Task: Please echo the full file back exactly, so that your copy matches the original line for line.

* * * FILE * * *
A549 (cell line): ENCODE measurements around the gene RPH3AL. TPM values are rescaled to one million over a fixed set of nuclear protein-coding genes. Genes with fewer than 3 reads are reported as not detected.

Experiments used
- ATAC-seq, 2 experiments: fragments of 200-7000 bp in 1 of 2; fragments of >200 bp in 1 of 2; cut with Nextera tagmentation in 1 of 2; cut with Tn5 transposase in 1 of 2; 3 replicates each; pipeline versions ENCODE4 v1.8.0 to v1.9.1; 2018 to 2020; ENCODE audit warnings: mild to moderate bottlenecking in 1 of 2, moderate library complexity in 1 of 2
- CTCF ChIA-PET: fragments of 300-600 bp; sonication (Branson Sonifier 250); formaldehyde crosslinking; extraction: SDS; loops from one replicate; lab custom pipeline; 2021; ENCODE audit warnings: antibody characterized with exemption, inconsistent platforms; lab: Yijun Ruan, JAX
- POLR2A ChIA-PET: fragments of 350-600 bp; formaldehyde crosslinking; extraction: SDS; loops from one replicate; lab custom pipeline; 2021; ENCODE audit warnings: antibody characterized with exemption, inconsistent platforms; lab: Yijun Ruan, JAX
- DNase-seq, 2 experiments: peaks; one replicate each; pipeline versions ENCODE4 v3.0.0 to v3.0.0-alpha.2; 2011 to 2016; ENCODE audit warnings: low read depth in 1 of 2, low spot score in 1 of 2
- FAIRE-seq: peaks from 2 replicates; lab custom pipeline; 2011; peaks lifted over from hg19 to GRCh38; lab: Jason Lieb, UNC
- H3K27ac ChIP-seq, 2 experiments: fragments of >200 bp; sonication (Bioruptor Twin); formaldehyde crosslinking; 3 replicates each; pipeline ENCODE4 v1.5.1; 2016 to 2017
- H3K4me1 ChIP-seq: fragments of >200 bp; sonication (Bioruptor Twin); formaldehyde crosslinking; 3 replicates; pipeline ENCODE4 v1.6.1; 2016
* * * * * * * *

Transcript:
A549 (cell line): ENCODE measurements around the gene RPH3AL. TPM values are rescaled to one million over a fixed set of nuclear protein-coding genes. Genes with fewer than 3 reads are reported as not detected.

Experiments used
- ATAC-seq, 2 experiments: fragments of 200-7000 bp in 1 of 2; fragments of >200 bp in 1 of 2; cut with Nextera tagmentation in 1 of 2; cut with Tn5 transposase in 1 of 2; 3 replicates each; pipeline versions ENCODE4 v1.8.0 to v1.9.1; 2018 to 2020; ENCODE audit warnings: mild to moderate bottlenecking in 1 of 2, moderate library complexity in 1 of 2
- CTCF ChIA-PET: fragments of 300-600 bp; sonication (Branson Sonifier 250); formaldehyde crosslinking; extraction: SDS; loops from one replicate; lab custom pipeline; 2021; ENCODE audit warnings: antibody characterized with exemption, inconsistent platforms; lab: Yijun Ruan, JAX
- POLR2A ChIA-PET: fragments of 350-600 bp; formaldehyde crosslinking; extraction: SDS; loops from one replicate; lab custom pipeline; 2021; ENCODE audit warnings: antibody characterized with exemption, inconsistent platforms; lab: Yijun Ruan, JAX
- DNase-seq, 2 experiments: peaks; one replicate each; pipeline versions ENCODE4 v3.0.0 to v3.0.0-alpha.2; 2011 to 2016; ENCODE audit warnings: low read depth in 1 of 2, low spot score in 1 of 2
- FAIRE-seq: peaks from 2 replicates; lab custom pipeline; 2011; peaks lifted over from hg19 to GRCh38; lab: Jason Lieb, UNC
- H3K27ac ChIP-seq, 2 experiments: fragments of >200 bp; sonication (Bioruptor Twin); formaldehyde crosslinking; 3 replicates each; pipeline ENCODE4 v1.5.1; 2016 to 2017
- H3K4me1 ChIP-seq: fragments of >200 bp; sonication (Bioruptor Twin); formaldehyde crosslinking; 3 replicates; pipeline ENCODE4 v1.6.1; 2016